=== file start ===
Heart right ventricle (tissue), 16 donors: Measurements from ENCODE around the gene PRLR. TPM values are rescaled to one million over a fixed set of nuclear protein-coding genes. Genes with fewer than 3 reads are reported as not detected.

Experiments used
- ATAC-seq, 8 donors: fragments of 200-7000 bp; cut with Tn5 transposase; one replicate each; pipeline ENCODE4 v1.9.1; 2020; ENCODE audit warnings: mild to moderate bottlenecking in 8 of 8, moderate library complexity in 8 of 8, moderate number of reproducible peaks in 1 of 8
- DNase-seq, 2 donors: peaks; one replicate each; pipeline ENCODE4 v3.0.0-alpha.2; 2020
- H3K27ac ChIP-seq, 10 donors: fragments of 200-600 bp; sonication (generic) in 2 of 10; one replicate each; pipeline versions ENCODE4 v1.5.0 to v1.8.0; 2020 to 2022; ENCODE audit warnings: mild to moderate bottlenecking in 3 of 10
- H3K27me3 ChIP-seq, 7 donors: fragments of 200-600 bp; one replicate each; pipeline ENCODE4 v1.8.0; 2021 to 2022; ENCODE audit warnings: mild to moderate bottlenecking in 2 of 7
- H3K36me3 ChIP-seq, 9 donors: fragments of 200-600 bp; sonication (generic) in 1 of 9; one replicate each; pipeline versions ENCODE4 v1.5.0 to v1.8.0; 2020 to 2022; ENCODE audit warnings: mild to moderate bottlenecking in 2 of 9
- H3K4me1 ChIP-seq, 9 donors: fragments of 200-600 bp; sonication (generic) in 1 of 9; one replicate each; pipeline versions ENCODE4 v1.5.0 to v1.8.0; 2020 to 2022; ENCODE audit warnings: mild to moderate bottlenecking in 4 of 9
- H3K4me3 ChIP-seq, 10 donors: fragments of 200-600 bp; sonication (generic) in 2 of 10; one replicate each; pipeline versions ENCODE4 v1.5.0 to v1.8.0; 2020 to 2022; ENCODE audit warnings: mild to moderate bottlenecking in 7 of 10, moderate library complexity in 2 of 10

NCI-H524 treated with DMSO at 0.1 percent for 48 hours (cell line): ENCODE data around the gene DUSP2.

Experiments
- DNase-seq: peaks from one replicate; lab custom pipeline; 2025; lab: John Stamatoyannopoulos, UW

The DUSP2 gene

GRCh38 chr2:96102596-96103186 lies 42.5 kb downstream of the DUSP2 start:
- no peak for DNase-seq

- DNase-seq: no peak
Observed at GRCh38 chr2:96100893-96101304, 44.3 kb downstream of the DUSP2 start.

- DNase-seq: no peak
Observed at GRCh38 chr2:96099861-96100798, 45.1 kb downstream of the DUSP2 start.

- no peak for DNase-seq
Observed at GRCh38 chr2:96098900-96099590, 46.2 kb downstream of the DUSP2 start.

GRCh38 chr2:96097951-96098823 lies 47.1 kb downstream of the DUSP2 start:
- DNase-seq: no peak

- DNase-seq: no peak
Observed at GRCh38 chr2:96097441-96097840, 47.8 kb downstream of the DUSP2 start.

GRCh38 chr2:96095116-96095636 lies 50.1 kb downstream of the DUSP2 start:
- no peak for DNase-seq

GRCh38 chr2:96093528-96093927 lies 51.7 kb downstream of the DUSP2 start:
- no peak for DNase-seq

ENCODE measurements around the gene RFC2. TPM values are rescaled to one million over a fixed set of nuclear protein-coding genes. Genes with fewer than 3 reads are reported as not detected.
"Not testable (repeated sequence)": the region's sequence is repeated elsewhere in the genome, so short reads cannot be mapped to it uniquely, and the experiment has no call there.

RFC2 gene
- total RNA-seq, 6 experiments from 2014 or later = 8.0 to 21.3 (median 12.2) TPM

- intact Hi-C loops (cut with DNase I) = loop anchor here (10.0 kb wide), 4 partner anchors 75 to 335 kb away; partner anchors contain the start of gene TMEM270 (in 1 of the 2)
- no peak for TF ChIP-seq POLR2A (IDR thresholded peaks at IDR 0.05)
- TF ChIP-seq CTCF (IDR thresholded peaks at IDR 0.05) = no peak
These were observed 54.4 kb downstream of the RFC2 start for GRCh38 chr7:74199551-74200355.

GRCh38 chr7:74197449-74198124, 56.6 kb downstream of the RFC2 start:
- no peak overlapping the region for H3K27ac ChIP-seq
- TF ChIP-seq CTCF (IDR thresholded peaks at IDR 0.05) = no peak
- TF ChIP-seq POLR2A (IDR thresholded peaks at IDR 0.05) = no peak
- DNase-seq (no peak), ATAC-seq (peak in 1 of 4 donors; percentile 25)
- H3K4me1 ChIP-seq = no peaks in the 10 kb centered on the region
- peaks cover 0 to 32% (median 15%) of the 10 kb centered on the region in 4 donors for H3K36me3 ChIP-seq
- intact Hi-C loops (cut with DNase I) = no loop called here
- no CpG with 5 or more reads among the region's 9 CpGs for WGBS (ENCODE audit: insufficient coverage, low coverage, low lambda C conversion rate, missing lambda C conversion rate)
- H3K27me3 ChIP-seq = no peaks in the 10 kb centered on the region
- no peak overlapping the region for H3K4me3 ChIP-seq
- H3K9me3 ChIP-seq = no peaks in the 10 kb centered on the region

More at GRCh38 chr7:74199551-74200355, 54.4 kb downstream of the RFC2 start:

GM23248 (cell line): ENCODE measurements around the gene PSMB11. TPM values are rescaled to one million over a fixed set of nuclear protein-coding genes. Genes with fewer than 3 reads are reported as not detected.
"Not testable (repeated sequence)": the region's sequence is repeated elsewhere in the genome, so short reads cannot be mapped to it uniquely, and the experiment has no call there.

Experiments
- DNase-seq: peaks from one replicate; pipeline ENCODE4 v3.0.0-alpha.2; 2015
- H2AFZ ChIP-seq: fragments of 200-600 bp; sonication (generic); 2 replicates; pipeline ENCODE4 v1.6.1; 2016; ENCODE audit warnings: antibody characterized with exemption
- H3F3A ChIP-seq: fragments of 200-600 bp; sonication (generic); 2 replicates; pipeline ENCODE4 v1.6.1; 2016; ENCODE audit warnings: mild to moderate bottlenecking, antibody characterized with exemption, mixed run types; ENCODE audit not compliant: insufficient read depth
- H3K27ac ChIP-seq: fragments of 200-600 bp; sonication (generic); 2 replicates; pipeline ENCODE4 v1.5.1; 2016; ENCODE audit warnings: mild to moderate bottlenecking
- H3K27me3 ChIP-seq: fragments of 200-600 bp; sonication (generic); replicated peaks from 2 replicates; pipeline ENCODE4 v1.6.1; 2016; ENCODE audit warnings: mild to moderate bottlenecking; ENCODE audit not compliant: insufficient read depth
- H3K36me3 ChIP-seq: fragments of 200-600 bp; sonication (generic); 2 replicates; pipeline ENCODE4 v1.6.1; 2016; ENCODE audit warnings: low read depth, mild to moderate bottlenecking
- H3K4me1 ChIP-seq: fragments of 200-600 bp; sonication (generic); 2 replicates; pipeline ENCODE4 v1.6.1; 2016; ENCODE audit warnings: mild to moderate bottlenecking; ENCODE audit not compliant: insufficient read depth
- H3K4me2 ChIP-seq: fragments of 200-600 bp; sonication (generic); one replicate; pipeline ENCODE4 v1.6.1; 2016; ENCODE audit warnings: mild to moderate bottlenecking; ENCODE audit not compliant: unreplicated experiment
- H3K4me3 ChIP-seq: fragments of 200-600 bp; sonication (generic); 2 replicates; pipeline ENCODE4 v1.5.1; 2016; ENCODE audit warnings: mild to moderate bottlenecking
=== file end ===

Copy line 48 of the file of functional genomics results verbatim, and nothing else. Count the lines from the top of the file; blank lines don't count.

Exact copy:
- no peak overlapping the region for H3K4me3 ChIP-seq